Best Practices to Close Skills Gaps

Agencies have mission needs and workforces that are constantly evolving. Consider this year, when more agencies have let their employees work remotely than ever before.

But these changes don’t always occur in sync. Too often, agencies can’t hire new talent fast enough to swiftly address their agency’s shifting priorities. It all comes down to skill sets.

Developing a nimble workforce, then, requires the right mix of recruitment, reskilling and upskilling. To connect this trinity, modern workforces also need a continuous learning culture enabled by online training.

Best practices for identifying and closing agencies’ skills gaps are emerging from the top down. At the federal level, the Office of Personnel Management’s Reskilling Toolkit can help agencies align their staff skills to fluid mission needs. The toolkit assesses everything from the skills workforces need to how agencies can acquire them; it also helps agencies plan and implement workforce development to obtain a 21st century workforce. By satisfying this and other goals in the President’s Management Agenda, agencies can modernize their workforces for tomorrow’s mission requirements.

The Center for State & Local Government Excellence (SLGE), meanwhile, has also identified the need for flexible workforce skill sets. In its 2020 survey of state and local government workforces, SLGE discovered 63% of state and local human resource directors ranked general employee development as an important future issue for their agency.

Increasingly, agencies are equipping their existing employees with new, in-demand skills to meet the public’s latest requests. Whether it’s teaching their employees fresh skills in their current position or developing a new career altogether, agencies are finding agility equals mission wins.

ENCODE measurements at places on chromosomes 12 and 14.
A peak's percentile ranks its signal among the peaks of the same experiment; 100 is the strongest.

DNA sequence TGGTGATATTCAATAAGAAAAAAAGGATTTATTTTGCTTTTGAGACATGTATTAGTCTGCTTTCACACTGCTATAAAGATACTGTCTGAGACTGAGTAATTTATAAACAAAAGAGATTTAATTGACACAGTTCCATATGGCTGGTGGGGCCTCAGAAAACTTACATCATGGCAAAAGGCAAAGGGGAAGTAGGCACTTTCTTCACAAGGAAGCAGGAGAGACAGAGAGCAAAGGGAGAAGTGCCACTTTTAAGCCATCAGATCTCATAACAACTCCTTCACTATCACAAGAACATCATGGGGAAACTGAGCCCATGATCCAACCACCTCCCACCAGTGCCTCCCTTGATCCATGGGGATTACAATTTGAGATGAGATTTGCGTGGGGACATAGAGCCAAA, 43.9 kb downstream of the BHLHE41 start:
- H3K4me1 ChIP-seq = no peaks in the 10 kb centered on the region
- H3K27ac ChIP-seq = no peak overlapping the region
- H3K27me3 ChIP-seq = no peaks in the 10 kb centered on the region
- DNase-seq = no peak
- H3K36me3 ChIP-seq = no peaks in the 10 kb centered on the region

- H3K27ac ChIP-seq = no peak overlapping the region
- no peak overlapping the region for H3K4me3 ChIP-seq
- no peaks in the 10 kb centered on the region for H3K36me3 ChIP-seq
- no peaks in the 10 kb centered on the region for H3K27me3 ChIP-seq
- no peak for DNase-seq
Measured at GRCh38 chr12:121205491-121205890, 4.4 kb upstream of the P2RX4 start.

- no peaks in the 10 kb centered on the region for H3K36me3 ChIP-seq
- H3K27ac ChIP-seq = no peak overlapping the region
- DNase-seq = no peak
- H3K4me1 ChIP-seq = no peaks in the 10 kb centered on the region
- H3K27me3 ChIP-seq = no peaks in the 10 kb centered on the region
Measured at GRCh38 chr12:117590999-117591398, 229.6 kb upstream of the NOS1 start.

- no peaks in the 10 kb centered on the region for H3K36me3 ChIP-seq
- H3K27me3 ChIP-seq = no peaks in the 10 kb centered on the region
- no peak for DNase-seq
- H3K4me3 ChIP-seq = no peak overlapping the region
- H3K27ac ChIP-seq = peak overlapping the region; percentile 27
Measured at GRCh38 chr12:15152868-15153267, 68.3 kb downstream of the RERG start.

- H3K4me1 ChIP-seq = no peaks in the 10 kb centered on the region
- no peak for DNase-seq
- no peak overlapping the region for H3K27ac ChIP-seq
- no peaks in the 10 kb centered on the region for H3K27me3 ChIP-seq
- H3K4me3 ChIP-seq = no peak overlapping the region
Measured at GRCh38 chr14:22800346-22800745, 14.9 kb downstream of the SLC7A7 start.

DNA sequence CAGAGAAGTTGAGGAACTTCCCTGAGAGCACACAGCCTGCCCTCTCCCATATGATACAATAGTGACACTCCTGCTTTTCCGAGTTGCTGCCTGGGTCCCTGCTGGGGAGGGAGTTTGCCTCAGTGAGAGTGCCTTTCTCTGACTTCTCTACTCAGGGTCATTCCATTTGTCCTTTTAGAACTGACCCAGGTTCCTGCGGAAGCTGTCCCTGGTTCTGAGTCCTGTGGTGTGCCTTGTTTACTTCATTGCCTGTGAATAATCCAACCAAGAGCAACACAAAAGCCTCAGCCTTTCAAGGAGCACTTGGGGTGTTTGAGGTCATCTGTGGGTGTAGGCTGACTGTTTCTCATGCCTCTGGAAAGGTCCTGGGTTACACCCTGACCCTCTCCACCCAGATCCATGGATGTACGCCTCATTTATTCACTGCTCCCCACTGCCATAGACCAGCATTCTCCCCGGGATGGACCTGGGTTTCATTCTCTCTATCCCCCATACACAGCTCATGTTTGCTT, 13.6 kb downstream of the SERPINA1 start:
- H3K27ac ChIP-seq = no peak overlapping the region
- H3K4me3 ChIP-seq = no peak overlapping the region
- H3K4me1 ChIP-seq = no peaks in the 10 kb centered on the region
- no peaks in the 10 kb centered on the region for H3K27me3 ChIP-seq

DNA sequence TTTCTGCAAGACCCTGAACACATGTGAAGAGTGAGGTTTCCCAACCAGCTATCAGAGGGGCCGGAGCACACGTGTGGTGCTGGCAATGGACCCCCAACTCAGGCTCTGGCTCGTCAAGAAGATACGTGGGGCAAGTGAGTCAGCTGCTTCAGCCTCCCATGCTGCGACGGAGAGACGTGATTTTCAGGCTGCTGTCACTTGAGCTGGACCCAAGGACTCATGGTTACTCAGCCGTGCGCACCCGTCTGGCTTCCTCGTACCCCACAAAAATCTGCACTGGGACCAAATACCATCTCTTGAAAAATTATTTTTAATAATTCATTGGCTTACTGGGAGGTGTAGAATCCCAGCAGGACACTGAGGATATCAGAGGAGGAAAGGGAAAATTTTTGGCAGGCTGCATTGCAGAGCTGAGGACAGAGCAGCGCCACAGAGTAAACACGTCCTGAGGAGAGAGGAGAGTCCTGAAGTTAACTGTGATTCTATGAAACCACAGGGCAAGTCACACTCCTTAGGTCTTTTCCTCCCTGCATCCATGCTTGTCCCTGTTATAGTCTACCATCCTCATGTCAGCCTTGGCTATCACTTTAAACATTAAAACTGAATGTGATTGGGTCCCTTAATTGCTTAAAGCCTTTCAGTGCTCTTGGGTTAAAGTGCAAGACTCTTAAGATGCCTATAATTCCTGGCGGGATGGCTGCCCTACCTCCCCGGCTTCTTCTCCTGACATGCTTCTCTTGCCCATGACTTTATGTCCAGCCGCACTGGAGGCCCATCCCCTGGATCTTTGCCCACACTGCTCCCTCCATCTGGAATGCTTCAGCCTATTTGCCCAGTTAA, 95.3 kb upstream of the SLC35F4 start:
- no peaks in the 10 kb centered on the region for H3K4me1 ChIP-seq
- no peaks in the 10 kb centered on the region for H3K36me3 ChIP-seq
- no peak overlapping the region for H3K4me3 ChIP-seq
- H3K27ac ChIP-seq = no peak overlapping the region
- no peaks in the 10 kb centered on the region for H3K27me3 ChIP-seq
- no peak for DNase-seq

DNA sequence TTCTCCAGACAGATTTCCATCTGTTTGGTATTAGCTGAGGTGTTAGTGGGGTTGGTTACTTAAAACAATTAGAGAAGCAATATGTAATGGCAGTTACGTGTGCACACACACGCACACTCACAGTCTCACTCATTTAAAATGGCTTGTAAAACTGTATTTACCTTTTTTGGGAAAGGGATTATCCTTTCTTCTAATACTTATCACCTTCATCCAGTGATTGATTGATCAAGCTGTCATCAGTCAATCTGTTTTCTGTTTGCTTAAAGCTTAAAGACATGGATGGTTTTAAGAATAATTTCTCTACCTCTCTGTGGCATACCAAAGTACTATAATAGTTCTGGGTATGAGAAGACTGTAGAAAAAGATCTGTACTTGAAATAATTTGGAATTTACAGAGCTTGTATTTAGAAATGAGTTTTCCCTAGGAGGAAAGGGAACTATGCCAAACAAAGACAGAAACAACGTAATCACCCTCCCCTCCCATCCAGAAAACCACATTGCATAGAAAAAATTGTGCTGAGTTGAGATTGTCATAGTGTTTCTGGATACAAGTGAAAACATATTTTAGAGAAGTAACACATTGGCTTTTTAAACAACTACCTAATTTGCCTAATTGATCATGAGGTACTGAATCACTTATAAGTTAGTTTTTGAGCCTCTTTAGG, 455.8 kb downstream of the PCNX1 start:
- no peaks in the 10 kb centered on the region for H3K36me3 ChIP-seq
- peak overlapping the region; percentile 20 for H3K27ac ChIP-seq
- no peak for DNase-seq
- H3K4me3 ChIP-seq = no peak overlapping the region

But how can upskilling and reskilling help agencies close their skills gaps? First, agencies must understand how both terms differ:

  • Upskilling involves employees upgrading their current skills in new ways. For instance, cybersecurity personnel can adopt new tools such as artificial intelligence, machine learning and big data to adapt to emerging trends and ways of working.
  • Conversely, reskilling features employees acquiring new skills they previously lacked. For example, automation may replace some administrative tasks, so different skills can be developed in those individuals to do new work.

Change, however, never happens in a vacuum. At most agencies, one or more triggers might inspire training initiatives. Some common triggers include:

  • Automating work that employees once performed manually with new technologies.
  • Employees seeking more career mobility and greater transparency about it.
  • Or, changing agency and mission requirements.

Next, agencies must determine those skills gaps their workforce is experiencing. Agencies frequently encounter skills gaps such as:

  • The learning curve for recently adopted technology.
  • Large sections of retiring employees.
  • And, generational differences within their talent pool.

Each one can dramatically impede agencies’ progress. Closing these skills gaps forces agencies to answer three questions:

  •   What overall outcomes does the agency hope to achieve by closing skill gaps?
  •   What timeline does the agency have for reaching its goals?
  •   And, how will the agency fund these changes and meet its goals?

This article is an excerpt from GovLoop Academy’s recent course, “Closing the Skills Gap: Best Practices in Staff Upskilling, Reskilling and Continuous Learning,” created in partnership with Cornerstone. For more, access the full course here.

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